Blogger Chardonnay Chap said...

Well, speaking of hippies and WWII slogans, "Grow your own" was a WWII slogan, and I've a mug from the Imperial War Museum to prove it. :)

We must have been middle class; my parents had a sideboard and a dining room table too. Yet I used to love American thrillers - Kojak, Harry O, Starsky and Hutch, Rockford.

Historical programmes still get made. There are the cheap documentary-lites like 'Time Team' and those two blokes who went round battlefields. There's 'Rome' (two series so far, critically applauded and commercially successful). 'Band of Brothers' took the Second World War a lot more seriously than "'Allo, 'Allo" or "Dad's Army" did. Nick may hate the British film industry, but 'Atonement' seemed to go down well.

Phil, what you can say is that people who worry about commas in Health Food store comment books are nutters.

3/09/2008 12:03:00 PM  
Anonymous Phil said...

people who worry about commas in Health Food store comment books are nutters

If the phrase in question could actually have a comma in ("beg borrow or steal", say) I'd agree. What made my jaw drop was that anyone frequenting that shop was so unfamiliar with the well-known phrase or saying "make do and mend" that [s]he would assume it was some sort of misprint for "make, do and mend", a kind of vacuous exhortation to do... well... stuff. And that somebody who did know what it meant assumed it was a linguistic relic like "Dig for Victory" or "Guinness is Good For You". Not to mention a third person actually preferring the vacuous exhortation to the w.-k. p. or s., apparently on the grounds that the Make Poverty History generation is so much more active than that bunch of unenlightened dead-legs who did nothing more useful with their lives than, er, defeat Fascism.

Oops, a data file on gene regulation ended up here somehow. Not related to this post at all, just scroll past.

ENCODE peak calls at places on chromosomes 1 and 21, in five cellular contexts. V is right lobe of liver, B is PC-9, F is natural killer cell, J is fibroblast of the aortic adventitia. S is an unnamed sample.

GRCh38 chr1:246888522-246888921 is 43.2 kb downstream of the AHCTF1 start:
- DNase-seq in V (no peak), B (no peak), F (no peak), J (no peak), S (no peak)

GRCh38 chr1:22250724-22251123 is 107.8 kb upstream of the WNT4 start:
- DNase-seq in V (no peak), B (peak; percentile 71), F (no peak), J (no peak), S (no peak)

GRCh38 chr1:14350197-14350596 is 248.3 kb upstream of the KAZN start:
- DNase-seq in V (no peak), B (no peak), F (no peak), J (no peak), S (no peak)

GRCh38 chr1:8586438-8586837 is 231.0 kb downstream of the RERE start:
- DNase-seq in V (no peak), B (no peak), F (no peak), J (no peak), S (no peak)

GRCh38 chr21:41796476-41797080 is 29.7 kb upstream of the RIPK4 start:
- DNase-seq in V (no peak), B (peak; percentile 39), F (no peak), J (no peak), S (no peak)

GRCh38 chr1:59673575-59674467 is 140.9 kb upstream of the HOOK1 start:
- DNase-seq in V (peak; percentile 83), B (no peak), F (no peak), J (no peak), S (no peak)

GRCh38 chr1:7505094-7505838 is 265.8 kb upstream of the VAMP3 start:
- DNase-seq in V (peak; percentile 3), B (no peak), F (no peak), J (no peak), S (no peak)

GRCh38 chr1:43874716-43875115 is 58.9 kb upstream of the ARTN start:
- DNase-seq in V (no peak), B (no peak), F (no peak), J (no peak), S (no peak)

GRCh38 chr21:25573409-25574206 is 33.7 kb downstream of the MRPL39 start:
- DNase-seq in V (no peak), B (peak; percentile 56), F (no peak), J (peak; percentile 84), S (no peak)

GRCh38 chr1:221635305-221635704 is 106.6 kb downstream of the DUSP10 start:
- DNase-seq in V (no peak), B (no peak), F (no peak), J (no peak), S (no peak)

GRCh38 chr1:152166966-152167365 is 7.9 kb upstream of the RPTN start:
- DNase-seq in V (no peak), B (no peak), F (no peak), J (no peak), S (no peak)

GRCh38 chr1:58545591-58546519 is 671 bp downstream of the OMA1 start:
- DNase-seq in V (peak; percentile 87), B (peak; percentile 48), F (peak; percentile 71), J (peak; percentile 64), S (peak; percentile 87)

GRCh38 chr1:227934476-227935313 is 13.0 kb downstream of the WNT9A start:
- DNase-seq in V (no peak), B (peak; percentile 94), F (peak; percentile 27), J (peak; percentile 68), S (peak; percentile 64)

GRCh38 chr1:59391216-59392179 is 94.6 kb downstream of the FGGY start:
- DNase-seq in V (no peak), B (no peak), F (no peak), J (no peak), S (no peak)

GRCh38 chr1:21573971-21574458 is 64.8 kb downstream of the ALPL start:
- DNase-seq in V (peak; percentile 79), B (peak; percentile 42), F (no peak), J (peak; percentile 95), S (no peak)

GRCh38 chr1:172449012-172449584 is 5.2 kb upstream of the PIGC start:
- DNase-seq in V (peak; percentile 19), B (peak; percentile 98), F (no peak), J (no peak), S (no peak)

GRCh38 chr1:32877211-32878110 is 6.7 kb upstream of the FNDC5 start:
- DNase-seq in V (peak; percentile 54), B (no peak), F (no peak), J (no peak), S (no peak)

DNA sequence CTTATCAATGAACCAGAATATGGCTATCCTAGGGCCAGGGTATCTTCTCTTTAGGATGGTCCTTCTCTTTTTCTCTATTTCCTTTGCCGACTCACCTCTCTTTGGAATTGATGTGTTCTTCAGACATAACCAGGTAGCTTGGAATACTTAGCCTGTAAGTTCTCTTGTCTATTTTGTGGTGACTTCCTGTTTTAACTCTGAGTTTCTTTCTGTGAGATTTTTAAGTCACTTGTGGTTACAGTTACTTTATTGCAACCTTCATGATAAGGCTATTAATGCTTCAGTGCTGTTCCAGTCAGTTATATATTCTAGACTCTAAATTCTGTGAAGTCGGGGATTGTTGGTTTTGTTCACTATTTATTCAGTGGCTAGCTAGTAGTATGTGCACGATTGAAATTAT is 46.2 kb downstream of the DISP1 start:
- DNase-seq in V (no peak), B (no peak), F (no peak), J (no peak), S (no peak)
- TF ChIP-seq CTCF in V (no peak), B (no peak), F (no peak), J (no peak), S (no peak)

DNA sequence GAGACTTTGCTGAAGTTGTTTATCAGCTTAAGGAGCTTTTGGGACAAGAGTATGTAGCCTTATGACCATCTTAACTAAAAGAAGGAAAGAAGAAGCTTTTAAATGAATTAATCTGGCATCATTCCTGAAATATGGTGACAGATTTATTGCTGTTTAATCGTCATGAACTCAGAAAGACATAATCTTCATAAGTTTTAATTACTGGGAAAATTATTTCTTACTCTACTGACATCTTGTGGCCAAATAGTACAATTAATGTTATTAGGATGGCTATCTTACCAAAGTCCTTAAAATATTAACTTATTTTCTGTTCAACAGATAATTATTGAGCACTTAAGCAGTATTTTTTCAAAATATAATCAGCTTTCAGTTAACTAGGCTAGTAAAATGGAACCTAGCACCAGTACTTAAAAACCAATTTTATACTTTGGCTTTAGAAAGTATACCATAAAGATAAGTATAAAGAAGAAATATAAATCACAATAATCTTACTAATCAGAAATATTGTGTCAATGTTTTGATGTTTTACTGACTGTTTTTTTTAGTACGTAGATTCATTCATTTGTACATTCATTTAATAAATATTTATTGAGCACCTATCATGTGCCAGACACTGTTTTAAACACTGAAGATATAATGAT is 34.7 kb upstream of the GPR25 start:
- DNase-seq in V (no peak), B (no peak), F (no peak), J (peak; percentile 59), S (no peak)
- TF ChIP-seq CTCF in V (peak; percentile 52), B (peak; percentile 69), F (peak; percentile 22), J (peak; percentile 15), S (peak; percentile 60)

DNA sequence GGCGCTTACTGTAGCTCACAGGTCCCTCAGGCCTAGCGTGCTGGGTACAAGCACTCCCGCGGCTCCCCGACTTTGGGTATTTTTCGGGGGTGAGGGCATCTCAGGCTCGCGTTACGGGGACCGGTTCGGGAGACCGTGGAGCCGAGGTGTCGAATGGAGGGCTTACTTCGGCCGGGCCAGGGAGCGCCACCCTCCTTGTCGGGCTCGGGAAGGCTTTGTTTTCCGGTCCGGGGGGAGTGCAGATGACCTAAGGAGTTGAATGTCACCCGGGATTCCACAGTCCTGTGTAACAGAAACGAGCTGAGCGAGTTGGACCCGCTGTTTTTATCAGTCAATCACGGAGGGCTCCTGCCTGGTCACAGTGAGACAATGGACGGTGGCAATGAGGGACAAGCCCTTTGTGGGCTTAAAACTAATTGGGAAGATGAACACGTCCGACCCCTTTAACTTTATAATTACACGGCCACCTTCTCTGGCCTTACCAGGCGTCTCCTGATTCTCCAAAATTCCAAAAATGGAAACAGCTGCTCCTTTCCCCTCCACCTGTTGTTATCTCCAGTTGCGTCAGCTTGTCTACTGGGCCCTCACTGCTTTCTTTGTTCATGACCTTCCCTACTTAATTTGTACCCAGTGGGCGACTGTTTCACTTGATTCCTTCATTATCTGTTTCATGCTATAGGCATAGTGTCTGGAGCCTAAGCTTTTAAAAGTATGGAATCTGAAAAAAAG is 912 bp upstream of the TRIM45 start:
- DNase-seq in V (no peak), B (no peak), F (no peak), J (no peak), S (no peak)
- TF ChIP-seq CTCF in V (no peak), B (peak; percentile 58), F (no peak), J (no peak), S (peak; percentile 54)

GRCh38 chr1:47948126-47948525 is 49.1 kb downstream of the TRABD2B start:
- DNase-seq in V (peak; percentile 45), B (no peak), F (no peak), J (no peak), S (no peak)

I must be getting old.

3/09/2008 02:25:00 PM  
Anonymous belle le triste said...

if they meant "make do, and mend" that would be OK -- the comma isn't strictly necessary but it's not wrong either, and once there it adds a touch of stern paternal instruction ("make do: in other words, mend!") (and also the feeling of a pause for breath gives a very short sentence an element of temporal advance, as in "go forth, and multiply", where the second can't happen before the first)

i like them all better without but my dayjob is largely improving the bad comma-work of others, and i veer towards ruthless paring these days (also i am a nutter) (and getting old)

3/09/2008 02:54:00 PM  
Anonymous mastershake said...

where would you go for a genuine study of how markets -- in the sense of ebay AND camden market AND car-boot sales AND the stock exchange and [any other kind] -- have changed, socially and geographically and over time, in terms of who variously participates in them, and what kinds of things are to be found for sale?